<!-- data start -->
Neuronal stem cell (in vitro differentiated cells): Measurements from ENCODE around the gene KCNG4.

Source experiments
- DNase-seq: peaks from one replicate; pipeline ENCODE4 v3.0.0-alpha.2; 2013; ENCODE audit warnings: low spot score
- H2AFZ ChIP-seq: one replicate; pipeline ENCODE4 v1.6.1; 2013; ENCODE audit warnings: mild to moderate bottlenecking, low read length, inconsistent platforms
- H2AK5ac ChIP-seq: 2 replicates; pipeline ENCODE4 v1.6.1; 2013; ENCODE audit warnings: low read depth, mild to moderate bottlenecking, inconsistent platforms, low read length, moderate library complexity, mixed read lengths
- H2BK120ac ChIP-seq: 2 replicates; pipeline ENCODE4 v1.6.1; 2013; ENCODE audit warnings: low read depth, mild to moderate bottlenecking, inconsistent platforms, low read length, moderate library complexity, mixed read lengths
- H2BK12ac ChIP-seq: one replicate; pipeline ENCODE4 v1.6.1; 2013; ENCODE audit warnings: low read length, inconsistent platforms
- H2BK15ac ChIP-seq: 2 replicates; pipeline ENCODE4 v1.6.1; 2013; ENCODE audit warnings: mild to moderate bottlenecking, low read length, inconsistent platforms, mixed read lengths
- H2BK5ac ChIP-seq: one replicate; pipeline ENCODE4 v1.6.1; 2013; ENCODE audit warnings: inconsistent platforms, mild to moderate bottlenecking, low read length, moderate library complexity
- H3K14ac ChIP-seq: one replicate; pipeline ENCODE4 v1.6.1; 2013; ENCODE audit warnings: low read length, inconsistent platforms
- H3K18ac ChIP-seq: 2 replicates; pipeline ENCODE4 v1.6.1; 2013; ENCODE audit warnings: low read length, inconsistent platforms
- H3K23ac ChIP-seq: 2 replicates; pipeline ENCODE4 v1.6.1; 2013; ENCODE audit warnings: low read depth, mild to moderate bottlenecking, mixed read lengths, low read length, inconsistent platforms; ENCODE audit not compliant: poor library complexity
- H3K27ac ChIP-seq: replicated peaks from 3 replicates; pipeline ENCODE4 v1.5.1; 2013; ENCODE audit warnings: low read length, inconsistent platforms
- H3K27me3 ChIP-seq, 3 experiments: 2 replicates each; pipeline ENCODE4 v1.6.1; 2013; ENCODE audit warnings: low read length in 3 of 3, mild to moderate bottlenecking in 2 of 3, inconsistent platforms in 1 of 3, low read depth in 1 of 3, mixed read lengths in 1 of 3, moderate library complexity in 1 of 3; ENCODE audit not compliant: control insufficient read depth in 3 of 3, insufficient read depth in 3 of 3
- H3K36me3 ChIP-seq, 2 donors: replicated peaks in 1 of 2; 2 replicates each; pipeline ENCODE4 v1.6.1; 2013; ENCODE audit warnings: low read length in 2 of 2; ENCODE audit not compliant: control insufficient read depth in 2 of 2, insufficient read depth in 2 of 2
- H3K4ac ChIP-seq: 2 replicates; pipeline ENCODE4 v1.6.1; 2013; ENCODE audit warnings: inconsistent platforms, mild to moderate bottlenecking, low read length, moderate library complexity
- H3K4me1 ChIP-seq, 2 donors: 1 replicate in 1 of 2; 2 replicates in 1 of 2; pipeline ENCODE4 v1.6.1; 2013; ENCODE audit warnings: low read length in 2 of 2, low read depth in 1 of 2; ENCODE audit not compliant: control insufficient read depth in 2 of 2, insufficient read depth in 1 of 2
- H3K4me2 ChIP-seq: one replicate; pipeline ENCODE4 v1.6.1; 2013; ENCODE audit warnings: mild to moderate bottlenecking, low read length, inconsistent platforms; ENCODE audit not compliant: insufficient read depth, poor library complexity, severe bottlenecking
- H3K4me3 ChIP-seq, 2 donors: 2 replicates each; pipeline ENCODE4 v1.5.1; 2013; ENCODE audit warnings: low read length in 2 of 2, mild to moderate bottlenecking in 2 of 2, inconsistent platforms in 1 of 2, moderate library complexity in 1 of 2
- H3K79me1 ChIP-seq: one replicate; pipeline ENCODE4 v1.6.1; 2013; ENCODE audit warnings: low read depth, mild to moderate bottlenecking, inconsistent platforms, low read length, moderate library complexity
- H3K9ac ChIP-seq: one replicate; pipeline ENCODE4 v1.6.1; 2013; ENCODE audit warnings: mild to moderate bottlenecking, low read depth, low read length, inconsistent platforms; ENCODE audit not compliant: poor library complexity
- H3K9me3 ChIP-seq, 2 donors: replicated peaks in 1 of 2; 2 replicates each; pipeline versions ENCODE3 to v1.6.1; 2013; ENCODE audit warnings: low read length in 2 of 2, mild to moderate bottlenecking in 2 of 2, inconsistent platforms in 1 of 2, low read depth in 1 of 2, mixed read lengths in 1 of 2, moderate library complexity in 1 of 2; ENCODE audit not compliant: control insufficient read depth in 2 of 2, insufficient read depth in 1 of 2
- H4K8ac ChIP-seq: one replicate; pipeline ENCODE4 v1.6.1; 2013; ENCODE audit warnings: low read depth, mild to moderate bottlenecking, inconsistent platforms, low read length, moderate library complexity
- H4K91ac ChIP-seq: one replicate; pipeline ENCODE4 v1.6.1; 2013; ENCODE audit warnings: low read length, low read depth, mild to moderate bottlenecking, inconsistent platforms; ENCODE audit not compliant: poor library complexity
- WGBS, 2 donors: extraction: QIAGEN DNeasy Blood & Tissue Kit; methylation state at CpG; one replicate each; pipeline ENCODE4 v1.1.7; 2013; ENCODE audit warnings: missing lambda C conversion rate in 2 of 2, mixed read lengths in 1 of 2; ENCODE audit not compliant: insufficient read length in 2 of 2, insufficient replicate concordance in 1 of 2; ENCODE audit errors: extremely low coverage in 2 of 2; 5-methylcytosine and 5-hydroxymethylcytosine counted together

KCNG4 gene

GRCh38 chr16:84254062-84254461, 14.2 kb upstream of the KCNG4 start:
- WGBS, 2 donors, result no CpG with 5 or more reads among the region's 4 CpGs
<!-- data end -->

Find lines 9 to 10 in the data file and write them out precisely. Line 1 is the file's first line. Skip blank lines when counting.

- H2BK5ac ChIP-seq: one replicate; pipeline ENCODE4 v1.6.1; 2013; ENCODE audit warnings: inconsistent platforms, mild to moderate bottlenecking, low read length, moderate library complexity
- H3K14ac ChIP-seq: one replicate; pipeline ENCODE4 v1.6.1; 2013; ENCODE audit warnings: low read length, inconsistent platforms